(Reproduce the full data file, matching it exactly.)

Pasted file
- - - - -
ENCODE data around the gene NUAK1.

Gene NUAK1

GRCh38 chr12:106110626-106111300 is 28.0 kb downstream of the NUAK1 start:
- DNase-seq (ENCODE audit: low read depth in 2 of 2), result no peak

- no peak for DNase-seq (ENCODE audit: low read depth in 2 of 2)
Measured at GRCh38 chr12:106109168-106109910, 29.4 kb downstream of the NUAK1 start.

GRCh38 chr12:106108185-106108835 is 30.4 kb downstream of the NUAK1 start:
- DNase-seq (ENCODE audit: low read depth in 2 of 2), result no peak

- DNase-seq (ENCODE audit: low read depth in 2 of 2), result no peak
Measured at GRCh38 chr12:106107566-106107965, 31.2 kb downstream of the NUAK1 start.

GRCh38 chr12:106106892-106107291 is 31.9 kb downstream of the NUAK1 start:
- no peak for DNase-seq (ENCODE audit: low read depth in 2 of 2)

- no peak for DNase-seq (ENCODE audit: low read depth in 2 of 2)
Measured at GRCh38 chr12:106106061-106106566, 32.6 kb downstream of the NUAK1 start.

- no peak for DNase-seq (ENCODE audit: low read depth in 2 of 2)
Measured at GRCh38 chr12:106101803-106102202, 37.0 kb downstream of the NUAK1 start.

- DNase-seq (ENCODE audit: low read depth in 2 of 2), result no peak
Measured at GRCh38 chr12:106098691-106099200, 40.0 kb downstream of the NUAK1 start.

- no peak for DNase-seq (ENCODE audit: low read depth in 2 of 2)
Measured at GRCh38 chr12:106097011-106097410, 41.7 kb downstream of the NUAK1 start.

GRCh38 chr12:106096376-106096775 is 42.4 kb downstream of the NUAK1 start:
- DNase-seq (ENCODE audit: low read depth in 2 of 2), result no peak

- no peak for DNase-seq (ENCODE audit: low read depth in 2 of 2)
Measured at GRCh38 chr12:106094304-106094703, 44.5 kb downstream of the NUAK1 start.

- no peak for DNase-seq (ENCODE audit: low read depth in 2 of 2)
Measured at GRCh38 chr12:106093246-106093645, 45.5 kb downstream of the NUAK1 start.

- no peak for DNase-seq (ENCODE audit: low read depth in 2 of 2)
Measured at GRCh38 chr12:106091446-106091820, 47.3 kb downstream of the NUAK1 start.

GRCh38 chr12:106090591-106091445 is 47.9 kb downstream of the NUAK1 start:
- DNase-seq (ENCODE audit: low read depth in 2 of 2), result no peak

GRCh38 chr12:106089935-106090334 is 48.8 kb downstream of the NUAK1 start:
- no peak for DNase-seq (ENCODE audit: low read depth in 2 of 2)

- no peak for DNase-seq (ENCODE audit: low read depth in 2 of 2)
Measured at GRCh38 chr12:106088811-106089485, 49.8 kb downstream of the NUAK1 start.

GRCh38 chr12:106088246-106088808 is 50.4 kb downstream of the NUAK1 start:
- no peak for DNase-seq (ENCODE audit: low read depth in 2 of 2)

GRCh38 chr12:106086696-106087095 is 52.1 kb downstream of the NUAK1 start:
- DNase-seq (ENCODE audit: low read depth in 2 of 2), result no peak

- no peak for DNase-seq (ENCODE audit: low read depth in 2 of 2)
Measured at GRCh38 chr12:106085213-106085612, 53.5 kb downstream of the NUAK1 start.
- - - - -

ENCODE data around the gene NUAK1.

Gene NUAK1

GRCh38 chr12:106110626-106111300 is 28.0 kb downstream of the NUAK1 start:
- DNase-seq (ENCODE audit: low read depth in 2 of 2), result no peak

- no peak for DNase-seq (ENCODE audit: low read depth in 2 of 2)
Measured at GRCh38 chr12:106109168-106109910, 29.4 kb downstream of the NUAK1 start.

GRCh38 chr12:106108185-106108835 is 30.4 kb downstream of the NUAK1 start:
- DNase-seq (ENCODE audit: low read depth in 2 of 2), result no peak

- DNase-seq (ENCODE audit: low read depth in 2 of 2), result no peak
Measured at GRCh38 chr12:106107566-106107965, 31.2 kb downstream of the NUAK1 start.

GRCh38 chr12:106106892-106107291 is 31.9 kb downstream of the NUAK1 start:
- no peak for DNase-seq (ENCODE audit: low read depth in 2 of 2)

- no peak for DNase-seq (ENCODE audit: low read depth in 2 of 2)
Measured at GRCh38 chr12:106106061-106106566, 32.6 kb downstream of the NUAK1 start.

- no peak for DNase-seq (ENCODE audit: low read depth in 2 of 2)
Measured at GRCh38 chr12:106101803-106102202, 37.0 kb downstream of the NUAK1 start.

- DNase-seq (ENCODE audit: low read depth in 2 of 2), result no peak
Measured at GRCh38 chr12:106098691-106099200, 40.0 kb downstream of the NUAK1 start.

- no peak for DNase-seq (ENCODE audit: low read depth in 2 of 2)
Measured at GRCh38 chr12:106097011-106097410, 41.7 kb downstream of the NUAK1 start.

GRCh38 chr12:106096376-106096775 is 42.4 kb downstream of the NUAK1 start:
- DNase-seq (ENCODE audit: low read depth in 2 of 2), result no peak

- no peak for DNase-seq (ENCODE audit: low read depth in 2 of 2)
Measured at GRCh38 chr12:106094304-106094703, 44.5 kb downstream of the NUAK1 start.

- no peak for DNase-seq (ENCODE audit: low read depth in 2 of 2)
Measured at GRCh38 chr12:106093246-106093645, 45.5 kb downstream of the NUAK1 start.

- no peak for DNase-seq (ENCODE audit: low read depth in 2 of 2)
Measured at GRCh38 chr12:106091446-106091820, 47.3 kb downstream of the NUAK1 start.

GRCh38 chr12:106090591-106091445 is 47.9 kb downstream of the NUAK1 start:
- DNase-seq (ENCODE audit: low read depth in 2 of 2), result no peak

GRCh38 chr12:106089935-106090334 is 48.8 kb downstream of the NUAK1 start:
- no peak for DNase-seq (ENCODE audit: low read depth in 2 of 2)

- no peak for DNase-seq (ENCODE audit: low read depth in 2 of 2)
Measured at GRCh38 chr12:106088811-106089485, 49.8 kb downstream of the NUAK1 start.

GRCh38 chr12:106088246-106088808 is 50.4 kb downstream of the NUAK1 start:
- no peak for DNase-seq (ENCODE audit: low read depth in 2 of 2)

GRCh38 chr12:106086696-106087095 is 52.1 kb downstream of the NUAK1 start:
- DNase-seq (ENCODE audit: low read depth in 2 of 2), result no peak

- no peak for DNase-seq (ENCODE audit: low read depth in 2 of 2)
Measured at GRCh38 chr12:106085213-106085612, 53.5 kb downstream of the NUAK1 start.